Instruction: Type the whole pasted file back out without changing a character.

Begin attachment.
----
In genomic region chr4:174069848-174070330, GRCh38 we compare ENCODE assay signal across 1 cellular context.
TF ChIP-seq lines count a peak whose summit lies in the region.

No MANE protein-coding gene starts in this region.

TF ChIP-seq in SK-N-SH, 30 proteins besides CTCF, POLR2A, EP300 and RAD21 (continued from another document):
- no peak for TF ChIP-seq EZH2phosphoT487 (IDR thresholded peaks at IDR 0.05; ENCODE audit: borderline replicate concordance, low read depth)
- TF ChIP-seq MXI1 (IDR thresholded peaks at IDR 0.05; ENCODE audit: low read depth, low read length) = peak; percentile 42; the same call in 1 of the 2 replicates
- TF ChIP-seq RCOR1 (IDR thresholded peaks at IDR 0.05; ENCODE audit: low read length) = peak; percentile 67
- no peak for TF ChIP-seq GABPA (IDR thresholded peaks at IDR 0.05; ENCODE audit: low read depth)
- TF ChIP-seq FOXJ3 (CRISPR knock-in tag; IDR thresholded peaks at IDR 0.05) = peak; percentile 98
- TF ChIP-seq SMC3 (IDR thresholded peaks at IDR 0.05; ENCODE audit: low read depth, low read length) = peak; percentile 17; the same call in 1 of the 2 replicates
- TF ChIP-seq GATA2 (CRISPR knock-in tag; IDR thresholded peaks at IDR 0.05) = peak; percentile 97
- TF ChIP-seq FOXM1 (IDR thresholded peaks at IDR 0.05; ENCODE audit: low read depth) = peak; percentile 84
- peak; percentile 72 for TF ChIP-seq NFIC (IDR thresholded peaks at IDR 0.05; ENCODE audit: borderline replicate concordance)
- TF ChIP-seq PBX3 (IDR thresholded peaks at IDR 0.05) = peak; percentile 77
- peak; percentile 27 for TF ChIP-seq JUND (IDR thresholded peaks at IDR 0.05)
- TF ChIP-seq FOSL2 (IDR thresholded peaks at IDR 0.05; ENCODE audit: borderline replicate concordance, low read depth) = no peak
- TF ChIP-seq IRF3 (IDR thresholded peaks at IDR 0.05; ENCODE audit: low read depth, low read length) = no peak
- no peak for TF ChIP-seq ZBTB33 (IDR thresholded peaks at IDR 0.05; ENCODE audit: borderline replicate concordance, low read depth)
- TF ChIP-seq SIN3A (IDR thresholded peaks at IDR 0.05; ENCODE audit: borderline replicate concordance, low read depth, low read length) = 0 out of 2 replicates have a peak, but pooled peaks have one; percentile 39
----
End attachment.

In genomic region chr4:174069848-174070330, GRCh38 we compare ENCODE assay signal across 1 cellular context.
TF ChIP-seq lines count a peak whose summit lies in the region.

No MANE protein-coding gene starts in this region.

TF ChIP-seq in SK-N-SH, 30 proteins besides CTCF, POLR2A, EP300 and RAD21 (continued from another document):
- no peak for TF ChIP-seq EZH2phosphoT487 (IDR thresholded peaks at IDR 0.05; ENCODE audit: borderline replicate concordance, low read depth)
- TF ChIP-seq MXI1 (IDR thresholded peaks at IDR 0.05; ENCODE audit: low read depth, low read length) = peak; percentile 42; the same call in 1 of the 2 replicates
- TF ChIP-seq RCOR1 (IDR thresholded peaks at IDR 0.05; ENCODE audit: low read length) = peak; percentile 67
- no peak for TF ChIP-seq GABPA (IDR thresholded peaks at IDR 0.05; ENCODE audit: low read depth)
- TF ChIP-seq FOXJ3 (CRISPR knock-in tag; IDR thresholded peaks at IDR 0.05) = peak; percentile 98
- TF ChIP-seq SMC3 (IDR thresholded peaks at IDR 0.05; ENCODE audit: low read depth, low read length) = peak; percentile 17; the same call in 1 of the 2 replicates
- TF ChIP-seq GATA2 (CRISPR knock-in tag; IDR thresholded peaks at IDR 0.05) = peak; percentile 97
- TF ChIP-seq FOXM1 (IDR thresholded peaks at IDR 0.05; ENCODE audit: low read depth) = peak; percentile 84
- peak; percentile 72 for TF ChIP-seq NFIC (IDR thresholded peaks at IDR 0.05; ENCODE audit: borderline replicate concordance)
- TF ChIP-seq PBX3 (IDR thresholded peaks at IDR 0.05) = peak; percentile 77
- peak; percentile 27 for TF ChIP-seq JUND (IDR thresholded peaks at IDR 0.05)
- TF ChIP-seq FOSL2 (IDR thresholded peaks at IDR 0.05; ENCODE audit: borderline replicate concordance, low read depth) = no peak
- TF ChIP-seq IRF3 (IDR thresholded peaks at IDR 0.05; ENCODE audit: low read depth, low read length) = no peak
- no peak for TF ChIP-seq ZBTB33 (IDR thresholded peaks at IDR 0.05; ENCODE audit: borderline replicate concordance, low read depth)
- TF ChIP-seq SIN3A (IDR thresholded peaks at IDR 0.05; ENCODE audit: borderline replicate concordance, low read depth, low read length) = 0 out of 2 replicates have a peak, but pooled peaks have one; percentile 39